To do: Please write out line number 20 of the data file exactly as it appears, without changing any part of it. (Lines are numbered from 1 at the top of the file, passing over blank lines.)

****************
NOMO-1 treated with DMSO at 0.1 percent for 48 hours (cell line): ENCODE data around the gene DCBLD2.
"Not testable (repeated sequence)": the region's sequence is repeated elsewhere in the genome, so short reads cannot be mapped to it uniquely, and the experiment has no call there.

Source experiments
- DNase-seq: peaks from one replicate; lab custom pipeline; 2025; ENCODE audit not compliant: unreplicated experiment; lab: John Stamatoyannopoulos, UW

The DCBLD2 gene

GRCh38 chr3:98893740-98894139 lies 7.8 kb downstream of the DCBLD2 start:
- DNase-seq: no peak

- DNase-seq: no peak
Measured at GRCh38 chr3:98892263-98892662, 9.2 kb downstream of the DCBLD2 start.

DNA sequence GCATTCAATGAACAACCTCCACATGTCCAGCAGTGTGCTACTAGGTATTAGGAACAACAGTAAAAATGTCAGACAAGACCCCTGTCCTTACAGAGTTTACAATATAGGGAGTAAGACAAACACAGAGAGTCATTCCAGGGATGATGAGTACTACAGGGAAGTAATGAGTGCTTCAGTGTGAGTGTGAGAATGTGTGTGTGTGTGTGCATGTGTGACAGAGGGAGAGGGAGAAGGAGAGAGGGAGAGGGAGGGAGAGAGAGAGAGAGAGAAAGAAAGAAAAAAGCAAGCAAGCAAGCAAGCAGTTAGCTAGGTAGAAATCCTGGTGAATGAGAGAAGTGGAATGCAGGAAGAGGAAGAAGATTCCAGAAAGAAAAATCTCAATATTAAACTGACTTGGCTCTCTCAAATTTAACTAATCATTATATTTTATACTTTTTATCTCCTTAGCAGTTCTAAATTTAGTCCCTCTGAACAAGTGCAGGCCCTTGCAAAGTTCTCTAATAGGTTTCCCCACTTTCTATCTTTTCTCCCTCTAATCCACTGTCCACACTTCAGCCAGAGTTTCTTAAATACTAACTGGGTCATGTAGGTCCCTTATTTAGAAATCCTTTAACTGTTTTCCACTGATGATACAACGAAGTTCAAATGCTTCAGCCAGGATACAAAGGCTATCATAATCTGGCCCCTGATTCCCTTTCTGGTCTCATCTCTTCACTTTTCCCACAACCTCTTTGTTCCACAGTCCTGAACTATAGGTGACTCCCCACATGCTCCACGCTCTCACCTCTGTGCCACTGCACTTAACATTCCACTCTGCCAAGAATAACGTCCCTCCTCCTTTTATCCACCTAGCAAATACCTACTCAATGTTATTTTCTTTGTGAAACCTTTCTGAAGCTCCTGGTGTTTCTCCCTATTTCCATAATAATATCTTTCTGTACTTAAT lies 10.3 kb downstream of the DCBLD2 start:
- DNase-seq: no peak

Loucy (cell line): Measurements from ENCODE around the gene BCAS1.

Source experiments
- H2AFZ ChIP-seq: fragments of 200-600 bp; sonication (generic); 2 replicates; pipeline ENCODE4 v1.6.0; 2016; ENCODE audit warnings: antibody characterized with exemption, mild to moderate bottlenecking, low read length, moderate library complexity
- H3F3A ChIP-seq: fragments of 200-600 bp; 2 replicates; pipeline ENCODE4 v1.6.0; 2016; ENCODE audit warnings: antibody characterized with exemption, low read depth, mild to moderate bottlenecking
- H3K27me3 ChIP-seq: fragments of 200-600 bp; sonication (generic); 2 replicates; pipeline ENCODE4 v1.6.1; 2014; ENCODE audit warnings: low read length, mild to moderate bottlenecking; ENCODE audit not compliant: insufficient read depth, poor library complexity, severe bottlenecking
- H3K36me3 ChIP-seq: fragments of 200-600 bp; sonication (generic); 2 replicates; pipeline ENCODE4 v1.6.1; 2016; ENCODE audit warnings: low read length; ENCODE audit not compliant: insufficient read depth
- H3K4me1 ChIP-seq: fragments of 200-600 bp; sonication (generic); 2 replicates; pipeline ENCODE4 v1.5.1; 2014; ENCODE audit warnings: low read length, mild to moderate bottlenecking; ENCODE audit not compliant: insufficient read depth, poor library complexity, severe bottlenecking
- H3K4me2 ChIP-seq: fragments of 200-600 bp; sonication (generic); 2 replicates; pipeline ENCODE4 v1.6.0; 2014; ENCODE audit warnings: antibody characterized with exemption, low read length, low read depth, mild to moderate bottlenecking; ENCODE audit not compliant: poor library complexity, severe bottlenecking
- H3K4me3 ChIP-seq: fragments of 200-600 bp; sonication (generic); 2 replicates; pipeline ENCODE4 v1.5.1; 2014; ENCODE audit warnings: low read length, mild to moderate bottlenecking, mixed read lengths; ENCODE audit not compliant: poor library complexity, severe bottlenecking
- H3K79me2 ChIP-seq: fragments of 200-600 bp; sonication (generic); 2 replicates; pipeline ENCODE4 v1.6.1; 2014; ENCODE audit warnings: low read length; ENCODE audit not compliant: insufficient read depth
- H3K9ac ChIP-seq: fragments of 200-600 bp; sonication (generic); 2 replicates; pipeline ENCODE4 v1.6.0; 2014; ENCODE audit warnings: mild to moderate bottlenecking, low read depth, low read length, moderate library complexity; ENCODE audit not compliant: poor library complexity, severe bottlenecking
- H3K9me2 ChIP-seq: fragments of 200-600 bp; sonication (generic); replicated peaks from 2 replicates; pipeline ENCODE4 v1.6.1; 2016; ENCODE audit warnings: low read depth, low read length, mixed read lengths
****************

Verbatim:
- H3K4me3 ChIP-seq: fragments of 200-600 bp; sonication (generic); 2 replicates; pipeline ENCODE4 v1.5.1; 2014; ENCODE audit warnings: low read length, mild to moderate bottlenecking, mixed read lengths; ENCODE audit not compliant: poor library complexity, severe bottlenecking